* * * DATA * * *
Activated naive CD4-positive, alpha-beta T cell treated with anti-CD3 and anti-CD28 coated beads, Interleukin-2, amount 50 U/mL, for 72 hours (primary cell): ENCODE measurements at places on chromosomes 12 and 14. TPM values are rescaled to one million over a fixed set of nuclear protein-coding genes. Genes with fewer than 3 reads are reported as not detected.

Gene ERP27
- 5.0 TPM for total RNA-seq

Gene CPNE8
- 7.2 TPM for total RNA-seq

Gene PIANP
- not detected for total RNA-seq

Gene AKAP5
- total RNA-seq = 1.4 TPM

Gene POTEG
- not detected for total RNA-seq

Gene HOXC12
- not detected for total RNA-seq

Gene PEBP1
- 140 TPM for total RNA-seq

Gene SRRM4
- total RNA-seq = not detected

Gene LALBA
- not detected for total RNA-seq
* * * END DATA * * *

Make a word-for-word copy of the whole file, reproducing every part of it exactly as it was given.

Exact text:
Activated naive CD4-positive, alpha-beta T cell treated with anti-CD3 and anti-CD28 coated beads, Interleukin-2, amount 50 U/mL, for 72 hours (primary cell): ENCODE measurements at places on chromosomes 12 and 14. TPM values are rescaled to one million over a fixed set of nuclear protein-coding genes. Genes with fewer than 3 reads are reported as not detected.

Gene ERP27
- 5.0 TPM for total RNA-seq

Gene CPNE8
- 7.2 TPM for total RNA-seq

Gene PIANP
- not detected for total RNA-seq

Gene AKAP5
- total RNA-seq = 1.4 TPM

Gene POTEG
- not detected for total RNA-seq

Gene HOXC12
- not detected for total RNA-seq

Gene PEBP1
- 140 TPM for total RNA-seq

Gene SRRM4
- total RNA-seq = not detected

Gene LALBA
- not detected for total RNA-seq